The Brooklyn Daily Eagle from Brooklyn, New York on April 5, 1925 · Page 44
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The Brooklyn Daily Eagle from Brooklyn, New York · Page 44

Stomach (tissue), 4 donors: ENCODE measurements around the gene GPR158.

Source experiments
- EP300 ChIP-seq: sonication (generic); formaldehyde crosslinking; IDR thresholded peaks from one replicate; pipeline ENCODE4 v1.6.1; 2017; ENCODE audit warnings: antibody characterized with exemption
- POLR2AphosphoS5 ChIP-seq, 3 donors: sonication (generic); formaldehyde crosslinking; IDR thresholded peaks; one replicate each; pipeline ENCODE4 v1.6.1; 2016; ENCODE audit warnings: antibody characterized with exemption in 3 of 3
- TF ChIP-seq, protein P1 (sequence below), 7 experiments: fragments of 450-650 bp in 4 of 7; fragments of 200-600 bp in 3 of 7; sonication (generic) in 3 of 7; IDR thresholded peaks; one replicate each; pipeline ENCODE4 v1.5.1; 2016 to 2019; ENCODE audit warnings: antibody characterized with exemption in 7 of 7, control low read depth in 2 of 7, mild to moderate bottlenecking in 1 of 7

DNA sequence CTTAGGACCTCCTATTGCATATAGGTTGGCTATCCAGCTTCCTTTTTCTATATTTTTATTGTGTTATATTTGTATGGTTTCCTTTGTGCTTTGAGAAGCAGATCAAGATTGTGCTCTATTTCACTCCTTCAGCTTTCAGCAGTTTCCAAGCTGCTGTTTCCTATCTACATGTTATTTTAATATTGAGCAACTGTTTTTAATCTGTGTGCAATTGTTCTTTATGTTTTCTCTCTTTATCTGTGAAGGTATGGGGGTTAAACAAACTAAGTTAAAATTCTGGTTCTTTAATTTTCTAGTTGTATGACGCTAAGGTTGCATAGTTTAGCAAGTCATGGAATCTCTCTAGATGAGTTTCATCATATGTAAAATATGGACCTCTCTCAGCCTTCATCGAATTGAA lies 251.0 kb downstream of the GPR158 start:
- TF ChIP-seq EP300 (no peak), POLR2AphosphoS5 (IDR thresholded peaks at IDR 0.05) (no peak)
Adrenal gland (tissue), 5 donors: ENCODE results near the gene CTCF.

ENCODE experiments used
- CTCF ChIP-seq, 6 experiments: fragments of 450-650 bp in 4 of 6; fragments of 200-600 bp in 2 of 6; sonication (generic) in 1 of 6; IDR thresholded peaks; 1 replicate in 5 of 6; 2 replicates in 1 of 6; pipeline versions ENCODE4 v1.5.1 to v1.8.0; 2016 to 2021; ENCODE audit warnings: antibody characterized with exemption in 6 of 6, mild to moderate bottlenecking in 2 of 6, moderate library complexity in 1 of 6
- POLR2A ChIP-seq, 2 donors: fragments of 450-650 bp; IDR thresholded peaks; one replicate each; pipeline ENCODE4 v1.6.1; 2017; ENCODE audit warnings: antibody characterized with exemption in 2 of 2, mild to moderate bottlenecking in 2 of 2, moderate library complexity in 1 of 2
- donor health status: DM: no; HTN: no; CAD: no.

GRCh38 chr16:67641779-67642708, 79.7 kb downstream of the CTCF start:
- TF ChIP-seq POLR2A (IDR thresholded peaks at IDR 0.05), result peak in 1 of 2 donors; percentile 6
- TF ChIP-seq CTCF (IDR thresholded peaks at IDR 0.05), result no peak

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THE EAGLE'S SPORTING SECTION CLASSIFIED ADVERTISING AutiHWtittllM t itmiirll IntriH'tiw Mrr handi RoAini f Kfi Krt .. fvr 91 Aurltn for News and Comment 2 r )HK CITY. SUNDAY. APRIL l!)lV. FIVE CENTS In r,rn.4-r ! PETfV CrX"M SUPERBAS AGAIN TIE SERIES : Y NOSING YANKS OUT IN SHORT GAME, 6-5 BOROTRA ANNEXES INDOOR r TITLE-ARCADY TAKES CAPITOL HANDICAP O aj tv 4. Yankee -Recruits Who Have Mad? Favorable Impression Upon Manager Huggins Best in New York FBI nj -.. -Kf ym av $&r fkwf JT " Hlig ) Rain Cuts Short Tenth Intercity Game as Well As Brown 's Winning Hit By ABE YAGER . Sports Editor of The FjirIo. ATr-ANTA, Ga., April 4 Bigr Ed Brov'ti and his mighty bat were the main causes In the Jlve-innlng victory by B to B scored by the Brooklyn Superbas over the New Tork Yankees today, thereby making the series a deadlock at Ave (fames to five. The short engagement was frequently Interrupted by rain, and Erin Ward had beaten out a hit to Mitchell to start the sixth Inning when another heavy shower caused Umpire McGown to call It off for good. That brought the game back to even Innings, gave the Superbas a well-earned victory and will send the tourists to Chattanooga tomorrow on even terms. ' ' Our boys spotted the Yankees four runs as a starter In the game today when Dugan doubled. Combs singled, Kuth tripled to the scoreboard in deep center, Meusel walked and Plpp shot one past Andy High a mill a minute. Four runs In quick succession off Bube Ehrhardt without a putout. Business of much $ pressure from the fans on Uncle Bobble to derrick the Bube. I But Your Unoie wotteth not, neither did he listen. Ward hit to Ehrhardt and a showy double play from the pitcher to Mitchell to Eournier cleaned the bases. Scott was tossed out by Mitchell. o 1 Fhrliardt Holds Yanks to a Run. Ehrhardt repaid the confidence of his manager by holding the Yankees down to one run In the next three innings, sold run being the result " of successive doubles by Meusel and Plpp In the third. Guy Cantrell pitched the fifth inning and was pulled out of trouble by a fast double play, Fournler ' to Mitchell, after Ruth had singled. . . Undaunted by that four-run lead gained by the Yankees In the opening chapter, the Superbas came right back with two runs in their half. High led olt on Bob Shawkey with a single to center, Mitchell fanned and Cox walked. Fourner lorced Cox, Ward to Scott, Jack preventing a double play by fast running. Then came Brown with Oils first mighty slam, a drive that bounded over the outstretched hands of Earl Combs for . three bases, scoring High and Fournler. Griffith's low line drive was taken by Ruth. o Tie the Count ' In the Second. The Superbas tied the score in the scond on a single by Stock, De-Berry's long triple to center and Mitchell's double.' With the final rainfall threatening a period .to the game In Brooklyn's half of the fifth with Walte Hoyt pitching, B'ournler doubled with one out. Again came Brown. Big Ed caught one on the lioas and 'sent It low and far toward Earl CombB. The ball took a slanting bound on the wet grass through Earl's hands, shot up the steppes of tthe Ural Mountainlike barrier In deep tenter. Up the first, then the second and finally the third steppe the ball (raveled with Combs In close pursuit. By the time . Karl had reached (he third steppe, Brown was across the plate with what proved to be the winning run. - The official scorer allowed Brown onl ya single and charged Combs with an error on the hit, but, Judging by the distance the ball bounded past the fielder and climbed from Hteppe to steppe like a mountain goat, Big Ed deserve da home run. Hi-nwn himself later decided the argument. He opined that under nrdlnarv conditions Combs wouia have had held the hit down to a Klngle, but, with the wet grass, the ball took a tricky bound and he couldn't claim a circuit smash. Ilomor or Not, It Won Game. Uncle Robbie thought that under the circumstances his big center fielder ought to have been credited with a homer, but, as the decision wo nthe ball game, he had no com ttlnlnt to make. The Brooklyn pitchers had a shade on their Yankee rivals in that they AT DKXTEB PARK J'odnj Busliwlraa vs. rntrrxm Silk Hoi, i sie. J:l P.M. .TXTN N fN tT "ofe Series Deadlocked Again New Tork. Brooklyn Kama, ab r h o a Name. ab r h o a' Duran.Sh lit 0(l'Hlxh.2b 3 1114 3 0 1 4 5 2 0 0 2 0 8 5 18 2 3 12 0 0 J 0 0 0 0 f'omb,cf Sll i OMHrhnll.u Ruth.rf II JO'Cox.lf Mruael.lf 221 2 l ournler.lb Plpp lb 80 1 (I Brown.cf Ward.lb' 2 0 0 0 IjOrimth.rf Scott. i loo 1 ljHtock.lb Kchana.e 0 0 0 S OiDeKflrrv 3 11 0 1 111 00 Hh&wkoy.p 1 0 0 0 01 Ehrhardt, p 1 0 0 0 2 nuyi.p vuu u JK :antrell,p 0 0 0 0 0 I'Loftus 10 1 0 0 Totala U 6 7 15 S:Tolals 22 I IS 14 Batted for Fhrhardt in fourth Innlnr. Scora by inning. New Tork , 4 0 1 0 0 0 5 Brooklyn 2 2 0 0 2 .. 6 Error Tombs. 2' goott, 1: ETown 1. Hlta Olt Bhawkoy, 6 in I Inning: oft" Ehrhardt, I In I Innlnga; off Cantrell, 1 In 1 Inning; off Hoyt. 3 In I Innlnga. Two-baae hlta Dugan, Combs, Meusel,, Plpp, Fournler. Three-base hlta Ruth, Brown, De Berry, Sacrifice hit Hoyt. Double playa Ehrhardt to Mitchell to Fournler; Fournler to Mitchell. Bases on balls Off Ehrhardt. 8; off Phawkey, 1 Struck out By Hhawkey. 8; hy Hoyt, 1. Umpires Mc-Oowan and Emslle. allowed only six hits to the Superbas' eight. It was the first of the ten games in which Uncle Robbie's clan lanea to mane ten or more hits. The series to date seems to prove that Brooklyn has the punch with the bat, as last year, together with the fielding, but the pitchers available have not yet shown the proper effectiveness. However, Vance and Grimes are mill to be heard from and doubtless will be ihere with the goods when the final brace of games are played at Ebbets Field. Other Exhibition Games At Augusta, Ga. n H. !1 Cincinnati (N.) Detroit (A) 7 10 Batteries DonohuO. Slav. Brpmlller anH t. Wlngo; lloltoway, Stoner and Woodall, Bassler. At Shreveport, I,s. B. H. E. Chicago ( A. ) a is i Shreveport (T. I,.); 1 4 0 Batteries Robertson. Connally and Crouse; Peters anil AVIngneld. At Richmond. Va. It. H. E Jersey City (l.r 5 ij j Richmond (V. A.) 13 11 1 Batteries HpatiUIIng, flates, Tillman and Pankerats; Johnson, Nail), Shields and Cssey. Abbott, King. At Nashville, Tenn. St. Louis (A.) is' 14 Eo Nashville (S.) 18 4 Batteries Van Odder and- Rego; Bennett, Young and Oreenberg. At Louisville. Ky. R. H. E Boston (A.) 3 h 1 Louisville (A. A ) 7 12 2 Batteriea Fullerton. Fuhr end Flclnlch-Bradshaw, Cullop and Redmou. At New Orleans, La. Clevelnnd (A.) n' New Orleans (S) 5 Batteries Uhle. Miller and Teuny. Schilling and Lapan. At Baltimore. Md. Newark (I.) Baltimore (I 1, H. K II I Myntt 1 9 Batteries Hwanev. Murray Miianm. . .i Elliott; Alberts and Egbert. At Mobile, Ala. Washington (A.) 7' 14 Mobile IS. X.) 7 S 0 18 Innings. Called, darkness. Batlcrles Zachary. Marberry. Keltv and Rliel, Tale; Fhaney, Wlllse, Jollff, Blethell, Devormer and lucote. At Memphis. New York tN.l vs. Memphis (S.) postponed, rsln. At Rocky Mount, N. C. , R. II. B New Tork IS.), second team. 8 9 3 Rocky Mount (V. A.) 3 3 I LIST (11! G ANTS 1 Last of McGraw Invalids Almost Ready to Play; Frisch All Set. ("Special fo The Eagle). . .; Memphis, Tenn., April 4 Rairi and cold weather today gave the New York Giants a chance, to sit and meditate regarding their chances in the coming National League pennant race. The unfavorable ' elements put the crusher on the game scheduled with the Memphis Southern Association Club. ' Cheering news hit the Giant nomads in the form of avtelegram from young Freddy Lindstrom. who is at his Chicago home, tenderly nursing an Injured ankle. The wire Indicated that the injured joint was responding to treatment and that young Freddy would probably rejoin the team at Washington next week. Liindstrom is the last of the Giants' list of invalids. Frank Frisch, who alho has been sitting on the bench with a sprained ankle, is read, yand rarin' to go. He would have played In today's game had there been any. With Frlsh back and Groh and Jackson in possession o fall their physical faculties, there would be nothing much for Linstrom to do even if he were with his mates. But young Freddy Is a handy man to have around Just the same, and the glad tidings concerning him put the athletes in a cheerful mood. Dr. Mixsell Takes Princeton Squash Title The Princeton University Club squash championship passed out of the hands of Gavin Breckenrldge In the final round of the tournament yesterday afternoon before a large gallery of the club courts. Brecken-l idge's conqueror was Dr. H. R. Mix-sell ,who battled through sufely in three straight sets, 1815, 15 12 and 16 7. The match was a hard-fought affair and was a battle for supremacy from start to finish. Dr. Mixsell opened the engagement In whirlwind fashion. His fast and skillful playing sent the score up to 13 6 In a very few minutes of play. Breckenrldge halted .his opponent's offensive at this point, however, and started a rally of his own, which culminated In a tie at 13 13. Dr. Mixsell, still In perfect form, did the best work when the extra points were played for and carried the match away, 18 15. During the second Bet Mixsell held the upper hand with his hard and fast playing, while Breckenrldge showed signs of being a hit behind the pace set by his opponent. The third and last set was an easy matter for the new champion. The defending tltleholder was caught off his guard several times and ha appeared helpless before Dr. Mixscli's onslaught. COXGFJt WINS TITI.K. F. Conger won the Class B club tennis championship tllle at the Heights Casino yesterday, defeating R. W. Earle in straight sets, 6 3, 61, 6 J2. x Jakie May Led League As Best Game Finisher THE greatest game finisher in the National League last season was Jakin May of the Cincinnati Reds. May did relief duty often, being called upon to finish 21 frays. lie was in 38 games all told during which he pitched 99 innings, He only worked two complete games, however, and at the end of the campaign showed a record of three victories and us many defeats. He allowed 104 safe swats and S! runs, 33 of which were earned, lie gave 29 walks and fanned 59 batters, an exceedingly good average. "Bib" and "Pip" Falk Resemble Each Other IF BIB FALK, White Sox outfielder, ever spoils a game for his club by pulling Snodgrass or Borne such thing, his brother "Pip" with the Browns will not be able to disown him. The two form one of those rare combinations of brothers who resemble each other. "They say I look like him, off the field at least," modestly says brother "I'lp," who was signed by the Browns SO seconds after ho had laid aside his mortar board, gown and diploma the day of graduation exercises at the University-tt Texas ""He is, a lefthander and shows much promise. Big league, scouts had beaid of him when he entered the University of Texas. H pitched phenomenal ball as a kid with Austin, Texas, high school team. Pat Monahan of the Browns signed hlnv F DEFEATS YALE ,em score Captain Pond Ineffective on Mound, .While Maroon Infield Plays Brilliant Ball. (Special to The Eaplc.) New Haven, April 4 Yale was da-feated, 8 to 2 today in its opening baseball game by Fordham because Capt. Ray Pond, who occupied the box for seven innings, was wild and Ineffective. He was touched for 11 hits and, although Dwyer of the visitors was located for the same number, Bond passed 5 and registered 2 Inopportune wild pitches. Pond is in poor physical condition ow'ing to a slight surgical operation two days ago, and should have been kept on the bench. Fordham's Infield played superb ball throughout, the dazzling plays ot Woerner and Dunn throttling two Yale rallies. Feasler's throwing was a feature. Midget Festa, Yale's novice shortstop, displayed brilliant throwing cleverness. Landrv's timely baiting contributed to Ford harm's victory. Today's result leaves the Yale-Fordhum score tied with three games each. Although threatening weather prevailed, and rain fell slightly, about 4.000 people saw the curtain raiser of the schedule. The Box Scort. Fordham. I Yale. Na me lirh o a Kama. ab r h o a White. sa (Irahain.rf 4 I 1 3 1 esta.ss f, 0 1 0 2 4 12 2 2 4 0 1) 0 3 4 II 2 1 6 0 3 0 0 2 OKwIns.b Woerner,2b 4 1 I 1 4il.tndley.2b Iunn.lb l.andry.lf M n lone, if Rohan. 3b Carter. .10 MiPeak.o r"etitnr.e Lnvyer.p 6 2 2 s a Kline, lb 6 0 2 i I Wear,lf 4 11 10 6 0 1 1 0 Luehinir.rr 2 0i .ilblln.ff 3 2 . Barclay, c 2 0 I 4 II 1 3 0 1 I 0 0 3 0 0 1 n i 1 0 0 0 0 2 0 0 2 1 1 2 0 0 1 OIHI'rhliffe.c 0 10 3 HHond.p 311 0 llHolalilrd.p I 'Noble Totala 3a 8 9 27 U.Tolals ; 10 27 14 Batted tor Feeta In ninth Inulnir. rordham ... 1 0 0 1 0 I 3 l 13 Vale 0 1 1 0 0 0 0 0 0 B Krrora Woerner. 1; Rohan, 1: Dvyer. 1; F.wlng, 1; Hlnehcllff, 1. Two-baae hits KwltiK. Woerner. LHndrv. Klret baw on bollt riff Dwyer. I; Pond, 4. Struck nut By Dwyer. 2: by Pond. 4. by Hola-bird, 1. Double plays Pond to r.wlox: White. Dunu to Rohan. Left on bnepi Fordham. 7; Tale. 7. Stolen has. Wear, tilbllu. 2. SaurlAoe lilts Woerner. 2; I'essler Wild iltch Pond. Passed balls MoPeak. Barclay, lllnchllffe. J Hit by pitcher By Pond (Uwyerl. Time of same I hour 4 minute. Umpires :lark and Kelloher. 1 Miss Thomas Wins Singles Tennis Final in England London, April 4 Miss Reld-Thomas of Kugland won the women's singles finals In the covered courts tennis championships at the yueen's Club today. Nhe defeated Mrs. K. M. Colston, 62, 75. 8. M. Jacohs. the All-Tndln Internationalist, won the men's single, defeating the holder. 1. 1). H. ."pence, South Africa, 3 . 75. 60, I o, 63. ,' M JAKES INDOOR TENNIS TITLE Bounding Basque Beats Fred Anderson in Final Round of. National Tourney. fJean. Borot.ra, the "Bounding asque." &vept aside the last remain-' Ing bars of opposition yesterday and romped off with the national indoor tennis championship title In the, final round of the tournament at the 7th Regt. Armory, Manhattan. The French Davis Cup captain took the measure of Frederick C. Anderson of the Terrace Club of Brooklyn, in a four-set match at 3 6. 6 3, 6 4 6 0. It was the first time In tennis history that this title has been won by a foreigner. One-half hour later the French ace paired with A. W. Asthalter In an International doubles combination and added the doubles title to his growing collection by defeating Watson Washburn and Everett T. Herndon In straight sets at 6 3, 6 2, 8 0. Anderson started the singles match as though he were Intent on taking the title to Flatbush and keeping It there. He Jumped into the lead with a victory in. the first set. In which he played rings around the Invader at 68. The second set witnessed a reversal of the first and a duplication of the score. Anderson brought the gallery to Its feet In the third game of that set after a beautiful volley at the not, in which be came oft the victor by dropping a well-placed lob in the backcourt. The Frenchman' was unable to reach it, although he made a gallant attempt. Anderson Slumps. The local player slumped ofT after the brHllant shot and loBt the game, which gave Borota a lead of 2 1. With the score 4 1 against hlni, Anderson staged a rally, taking the sixth and eighth games on service. The Frenchman braced up and took the final game after a placement shot thst drow a round of applause. Anderson made his best attempt to come back In the third, but in spite of his superb play at the net and long driving, the Frenchman was too fast for him. The last set was taken at love by Borotra. Anderson had tired somewhat from the fast pace. The only part of his game that withstood the smashing overhead play of Borotra was his service which had been ill good working order all through the match, several of the fust ones going right through the Frenchman for aces. Hard Time In I)onlls. The International pair had no easy time in the doubles. Kveritt T. Herndon. formerly of Princeton, stopped them completely with his speedy service on which they were able to garner only the meagur total of seven points. Washburn played an erratic game throughout, rising to brilliant heights at times, especially In the short volleys at the net, and then slumping badly with easy shots which he drove Into the net or out of bountl8. His service left much to be desired and it was roughly treated by the opposition who broke through six times for games, llerndon's delivery was the exact opposite), escaping uttscathed. Along about the middle of the second net. Washburn ami Herndon changed their game from speed to slow high lobs. It was effective for a Rhort time, but Borotra soon solved it and forced them to return to their original j jilims. I The Americans made a strong bid in the final set by coming from bo-hind with three straight games which brought the score to 6 6 In their faitor. Borotra won the twelfth on his own service and the next by hrenking through Washburn. Asthalter rallied after signs of weakening and came through with his service In the next which won the match. Stroke Annlysia. rinsT set. A. U.K. p. ... 0 8 ... i 1 x. ri I 24 10 29 Porotrs . Aadei eo.i s i r Babe Pinelli Proves Ty Cobb Was Wrong BABE PINELLI of the Cincinnati Reds is rated one of the best third-sackers in the National League. Yet prior to becoming a star he was twice turned down by Detroit as shy big league caliber. Says Pinelli: "Ty Cobb sure did nie a big favor when ho said I wasn't a big leaguer and turned me loose. When he sent me to the minors tho last thing I told him was that I would make his Judgment look bad. I think I have delivered. "If Cobb hadn't turned thumbs down on mo and sent me back to the minors I probably would still be holding down a -spot on the Detroit bench, little more than a spectator." T FIVE ON GOAL Long Island Lassies Score Overwhelming Victory in National Tourney. (Special 1o The Eagle.) Homestead. L. I., April 4 The Hempstead High School girls defeated the Burlington, Vt., combination in the second round of the national lnterscholastlc girls , basketball championship on the Hempstead court here tonight, 49 to 14. The game was one-sided from the first whistle, and the Burlington sextette was unable to score from the field until the start o ft he second half. The Hempstead team will meet, the Struthers High aggregation of Ohio for the Westgfleld trophy, donated by ahe citizens of Westfleld, N. J., on Monday night. At the start of the game. Hempstead opened up with a volley of baskets, holding Burlington to two goals from foul during the first quarter, which ended 12 2. The Long Island girls continued to draw awav during the half, until the score stootl 274. Hiilils Ix-jtd to I'inWIi. It was not until the second session that the visitors from New England counted from the floor. Miss Readv taking the honors w hen she caged n neat shot. When the third quarter ended. Hempstead stood on the long end of a 37 it count. Substitutes were rushed Into the fray by tho leaders when the final period bi'gnn and. although they played well, Burlington scored more freely. The contest was featured by the brilliant guarding of Miss Rennison. The Misses iutls a nd Klein were Individual high scorers, the former earning eight, goals from tho field and three from the penalty line. Mixs Klein scored six field goals. Miss Gtirney, New England side center, shone for the visitors with two field goals and eight free throw. The lineup: Hempstead (49) oatls Guana! lei e Klein Pos Burlington (141. . Kieht forward .Kidder . Left forward . t Voter . . Heady tiurney HEMPSTEAD GIRLS SIWVE10N Welsh Side center .... Per,, tin it u Seamen ...Itlptit auaril ..Moduli Ftennlson Left ruan! .;,lla Hr-ore of firs half Hempstead. "7: l.ur-lloston. 4. tloels from tl 1 , 1 Oat Is. ; t'.nanarlere. 4: Klein, tl: Van llown. 3: l-lephens. 2: Itoady. 1: tliirney, l1. ti.mls fiuni foul Calls. 3 out of 7; Curnex. s out of in. Mihstltutes Van lli.ven for oatls: Stephens for Cusnnrleie. tlyeraon for Klein; Klein for Kennlnon SECOND SKT A. I) V. V II V Pis Horotra I I s 10 ::; Anderson I tl i S 14 ?3 THIRD SET. A. P I". P O. N. Pis Porotrn o 0 7 4 4 I'ti Anderaon . . i - I 4 It 11 tot'RTH MKT A U.K. 1" O N Pla. Hnrnt-a . N 0 0 7 4 I'll Anderaon . - I 11 II Recapitulation. A H I'. P O S' Tie RotOf !i f. '.' "tl ?s n n Allderst'U - 11 i 81 w II l', "Whitney Day" at Bowie As Two of His Horses Carry Off the Honors By W. C. VREEliAND Staff Corrosjwndent of The Eagle. BALTIMORE, April 4 It was "Whitney Day" at the Bowie track this afternoon. His light blue, bronze cap was carried home in front twice in the Capitol Handicap, which was won by Arcady, and in the second race, which was captured by Dedans wJi.h his stubleinnte, Youare, third. ' In addition to these victories. Tester, bred at. Whitney's Brookdale Farm, but sold to the Rancocas Stable as a yearling and last fall sold to J. E. Richardson, ran off with the Springtime Handicap. The bitterness of this sweet morsel at least to the Whitney followers was In the fact that Tester, a 4-year-old and discarded, beat 'out Noah, his brother, a 3-year-old, which was retained by Whitney and James Rowe. Arcady's victory was so good that It opens wide the door of anticipation regarding his performances In the 3-ycar-old spring events of 192 It was his first start since last spring. At Belmunt Park, he won tht Juvenile Stakes in a fashion to war- rant the belief that he would be one of the best Juveniles of the year. At that time, Rowe thought ihe Bon of Peter Pan Querca was the best colt that he had in training But Arcady went amiss and thougn he finished second twice, he failed to win another stnkc or purse. o Carried Top Weight In the Event. In the Capitol Handicap, Arcady was assigned 118 pounds, which wus top weight of the seven colts that started. He conceded from 3 to 18 pounds to his opponents. Bruns, which finished second, was in receipt of 18 pounds, and Balboa, 13 pounds. From the start to the finish, Arcady held command. He was weM rated in front and repeatedly shook off challenges. At the end Parke rode him out sharply to beat out Bruns. which closed fast in the stretch. Cloudland, the $lo.0()0 colt, was third during 'the early stages but soon "chucked" it. Sandhurst, coupled with Arcady in Ihe betting and favorites nt 7 to 10, followed his mate to the stretch where he quit. Dedans, making his first public appearance of the season, showed that he is a colt that will do his beat under unfavorable conditions. (iff none too well at the start for the half mile sprint, he gradually began picking up the pacemakers. Irresistible and Endor. which were having a cuthroat battle, head and head, a length In front of Dedans, with Yotia: e, his mate, fourth, two lengths r.way. o Mu in Idea hut Runs Runs Off Wl-'i Knee. .lust as Jockey Wnll.iee- nnuif a play for the loaders Pednns stumbled. The son of Peter Pan all but dropped to his knees. But. as agile as a panther, he quickly recovered, sprinted after the leaders, caught them at the sijrteenth pole ami from that point to the judges beut them out by a length and a half. Irresistible, favorite nt 3 to 2, had to be hard ridden to check Youaro's rush for the place honors. The latter is improving with every run and when the distance of the races for the "babies'' Is stretched to 42 furlongs he should show to bettor advantage. Endor stopped in the final furlong. He was high In flesh and the race should do him a great deal of good physically. Brother against brother was the feature of the Springtime Handicap, distance 64 furlongs. Noah, the younger, the pampered pet of the Whitney's, was installed the favorite to 75 to 100. Tester, the elder, the outcast, was at 1 1 to 2. If ever there was a false favorite it was Noah. His single vlrtory here was not half as good as the third of Tester in the Inaugural Handicap on the opening day of the meeting. o -Tester Is Ralctl Bxst By Students. Tester on that occasion oxer a 7 furlong courso easily led such horse sas leopardess and Donanhee for 6'i furlongs, the distance of thr race this afternoon. 1 tiscriinlnating students of form. nottiiR that performance and allowing for improve, ment in phvslenl condition. Noted hi nia good thing with his big pull In the weight. The students wni e correct Teste romped home. Tl was no race fu.-blm nnd this despite the fact tin', Noah cut liini off at the turn nu; HENRY tJO7YJUW. .z Robertson Seems About To Stay With Browns INDICATIONS that Gene Robertson is about to come into his own as regular third sacker of the St. Louis Browns serve a a refutation of the old theory that a ball plRyer is without honor in his home town. Robertson was picked up irom the sandlots of St. Louis. The Browns gave him his first opportunity in 1918. Of course he lacked experience and was farmed out to Columbus In the A. A. He played there in 1919 and the following season was sent to Joplin for more experience. The Browns recalled him that fall and he has been with them ever since. of the back stretch and carried him to the middle of thet rack when he made his bid for the lead in thu stretch. When Parke carried Tester wida he permitted the Vintner, which wa:t racing third on the rail, to slip through he opening and gain several lengths. But even against that advantage Tester overcame Vintner when he straightened out in tho stretch and he won by nearly two lengths with his head In the air. Dnzzler closed fast and ftni-she-l third. o Ir. 41'Mara kc'p l'p ;mn! Work. Dr. O'Mara won Ihe Parkway Purse, one mile and 70 yards. lln like Tester, had bis victory foreshadowed by his performance in the Inaugural. He then finished fourth to Leopardess. Donaghee and Tester. He was well favored this afternoon with 102 pounds. lie closed at nearly o to 1. while Prince .James on his New Orleans form, was the favorite nt even money. Williams held Dr. O'Mara two lengths away from The I'oet for which he was acting as guide to the siivti.ii. Williams then gave Dr. O'Mara his head and Ihe race was practically over. He romped home Ihe winner by four lengths. Iteit Wingfield closed fust ami beat out Ihe I'oet easily for the place. Tim last named will do better from noil on as he will not work and 1a4.i1 pei-tVets his condition. Peter Pan. once a fine racehoi 4. I 111 now premier stallion at BrooK dale, made a big stride in the win. iiing list for stulli.ins ibis afternio) Thr. of his son.-i. Dedans. Arc-i.l' ind Tel nls. ler. easily bent their oppouf llaie,v I'iluls I'liive Winners. t lied Harvey, who rode three v. i ners vesterday, came back toda." when lie piloted Mrs. O. ('. Whl'ncvi Lady Boss homo nn easy winner ti the first race. Harvey opened v ; plenty 01 daylight tielwe.u Luflv Boss and .yjtnlrer. w ho w as close it in pursuit until the stretch run. ;,nd ihe mure was drawing away at the linish. Admirer gave way to Poor port, which in turn relinquished lis position to Jacques, ii, finished second. Neptune and Care, five caught the early runners tlrimr and finished third and fourth, respectively. Neptune was rated U; Ihe field. The weather bright r.n'. i June About I,' (me 1 . .1.'